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The Art of Winemaking

When Robert O'Callaghan launched Rockford Wines on a run-down farm outside Tanunda, everyone thought he was mad. Three decades later, his model of sustainable boutique winemaking is widely respected.

Words: Mark Chipperfield

On any given morning, the picturesque courtyard at Rockford Wines is a hive of activity. During the harvest from February to late April, workers haul buckets of grapes to large oak fermenters. The first visitors crowd into the tiny cellar door.
 

Robert O'Callaghan, the man behind Australia's original and, some would argue, most influential artisan winery, emerges from a low-slung stone building like the captain of a ship on the lookout for tempests. Having grown up on a soldier settlers' block in the Riverland, O'Callaghan, 67, has a farmer's instinctive sense of caution, but today he's in an expansive, jovial mood. A long, cool autumn has produced immaculate fruit, so 2014, his 30th vintage at the helm of Rockford, has all the hallmarks of greatness.
 

The art of winemaking"It's been a long time since we've had a ripening period this slow and this perfect," he says. "Conditions have been spot-on since the rain broke the heatwave earlier this year-you couldn't get it any better. It's wonderful, absolutely wonderful."

Although Rockford has several small vineyards along Krondorf Road, just outside Tanunda, most of the fruit is sourced from small family-owned grapegrowers-a partnership that O'Callaghan treasures.
 

"I'm using the same fruit from the same vines every year," he says. "Many of these growers go back five generations. Part of my commitment to traditional winemaking in the Barossa is to make sure these grapegrowers remain viable because they are the viticultural key to this region."
 

While much has been written about Rockford's use of recycled farm machinery, open fermenters and a basket press to crush the grapes, the winery's commitment to traditional Australian winemaking techniques is evident in every aspect of production, from picking to retailing.
 

Unlike modern, highly mechanised winemaking facilities, almost everything at Rockford is done manually. Many of the oak barrels are still stored on traditional wooden chocks and moved gently around by hand.
 

Our vineyards are hand-pruned, hand-picked and shovelled out by fork, and our grapes are put into the tank by hand, pressed by hand and racked by someone who's skilled at that.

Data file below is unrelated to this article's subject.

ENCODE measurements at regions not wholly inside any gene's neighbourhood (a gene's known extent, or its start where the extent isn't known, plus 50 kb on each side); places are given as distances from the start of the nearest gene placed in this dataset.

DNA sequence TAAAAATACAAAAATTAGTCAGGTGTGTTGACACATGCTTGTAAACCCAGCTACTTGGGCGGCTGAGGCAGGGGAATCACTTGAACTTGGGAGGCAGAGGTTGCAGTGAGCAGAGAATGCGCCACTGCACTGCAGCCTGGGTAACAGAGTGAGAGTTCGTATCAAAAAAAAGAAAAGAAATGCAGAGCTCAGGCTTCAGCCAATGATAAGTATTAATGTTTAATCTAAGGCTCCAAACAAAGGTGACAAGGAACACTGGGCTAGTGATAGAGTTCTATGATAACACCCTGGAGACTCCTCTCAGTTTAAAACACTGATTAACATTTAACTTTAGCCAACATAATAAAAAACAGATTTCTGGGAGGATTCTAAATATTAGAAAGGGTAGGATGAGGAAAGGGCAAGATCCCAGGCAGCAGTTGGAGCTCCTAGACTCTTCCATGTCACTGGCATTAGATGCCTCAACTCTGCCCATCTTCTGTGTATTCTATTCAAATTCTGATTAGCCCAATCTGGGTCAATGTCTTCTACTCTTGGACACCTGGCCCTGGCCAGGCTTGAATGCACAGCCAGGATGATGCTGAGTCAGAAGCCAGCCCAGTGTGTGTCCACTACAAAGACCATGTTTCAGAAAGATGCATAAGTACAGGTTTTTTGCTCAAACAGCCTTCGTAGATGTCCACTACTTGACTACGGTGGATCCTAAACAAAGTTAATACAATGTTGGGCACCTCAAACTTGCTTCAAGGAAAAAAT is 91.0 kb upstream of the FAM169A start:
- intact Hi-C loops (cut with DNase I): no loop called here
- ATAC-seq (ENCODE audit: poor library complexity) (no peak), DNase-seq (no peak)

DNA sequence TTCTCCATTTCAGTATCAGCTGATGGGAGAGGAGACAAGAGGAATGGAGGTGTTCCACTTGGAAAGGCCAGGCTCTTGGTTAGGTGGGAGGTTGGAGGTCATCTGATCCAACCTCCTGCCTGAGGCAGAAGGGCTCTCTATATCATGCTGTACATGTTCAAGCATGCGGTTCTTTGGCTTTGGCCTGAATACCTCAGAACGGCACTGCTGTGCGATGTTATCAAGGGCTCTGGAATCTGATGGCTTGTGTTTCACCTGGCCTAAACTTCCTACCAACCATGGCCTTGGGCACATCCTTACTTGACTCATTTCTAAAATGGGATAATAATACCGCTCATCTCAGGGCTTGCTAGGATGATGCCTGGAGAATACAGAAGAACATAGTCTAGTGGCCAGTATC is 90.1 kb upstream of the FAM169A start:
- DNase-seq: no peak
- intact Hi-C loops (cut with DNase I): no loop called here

Rockford's approach to marketing and distribution is equally individualistic. O'Callaghan avoids distributors and big retail chains, selling direct to customers by mail order or in person at the cellar door. He does not advertise, enter wine shows or solicit the opinions of wine writers.
 

"Building that loyal client base took a very long time," he says, "and they are vital to everything we do here."
 

CellarThree decades ago, as a penniless young winemaker, O'Callaghan made the bold decision to build a sustainable wine company based on low volumes, a small but loyal customer base and incremental growth. His inspiration came from visiting a traditional sake house in Tokyo.
 

"The first time I walked into one of those places I thought, 'There's a message here that if you do this properly and make distinctive high-quality wines with integrity, there will be a market for your product forever,'" O'Callaghan recalls.
 

The enduring popularity of Rockford Basket Press Shiraz is evidence that his instinct was correct. Today, Rockford concentrates on established Barossa varieties such as grenache, mataro and shiraz, although it has chosen alicante bouschet, a boutique French grape variety, for its light and refreshing rosé.
 

"The whole world has been industrialised and digitised. Good-quality handmade things like porcelain, food, clothes and wine are becoming rarer," says O'Callaghan.
 

So, while much of the industry has moved towards mechanical harvesting, Rockford is one of the few wineries to employ its own team of expert pickers. Despite Australia's high-wage system, O'Callaghan says this old-school approach helps to maintain fruit quality and actually protects the growers' income in a difficult year.
 

"Because we've trained them ourselves, our pickers are grading the fruit out there in the vineyard," he says. "In a rain-affected year they can rescue fruit that would otherwise have been lost."
 

While the success of Rockford owes much to O'Callaghan's non-interventionist winemaking style, adherence to traditional winemaking techniques and reverence for the Barossa's rootstock, it is his deep and unambiguous sense of belonging that sets him apart.
 

"Rockford today, with its farm courtyard and traditional stone buildings, is exactly how I imagined it would look when I bought the joint all those years ago," he says.
 

Ever the visionary, O'Callaghan wants Rockford Wines to survive in its present form long after he has left the stage-hence the appointment of Barossa winemaker Ben Radford as Managing Director in 2012.
 

Rockford logo"I want people who walk into this courtyard in 100 years' time to have the same sense of continuity I experienced in that little sake house in Tokyo," he says. "The sense that this place has been here for a very long time doing things in exactly the same way-that's what pushes me on."
 

Rockford Wines is located on Krondorf Road, Tanunda, South Australia, 5352. Phone 08 8563 2720 or visit rockfordwines.com.au. The cellar door is open daily from 11am to 5pm.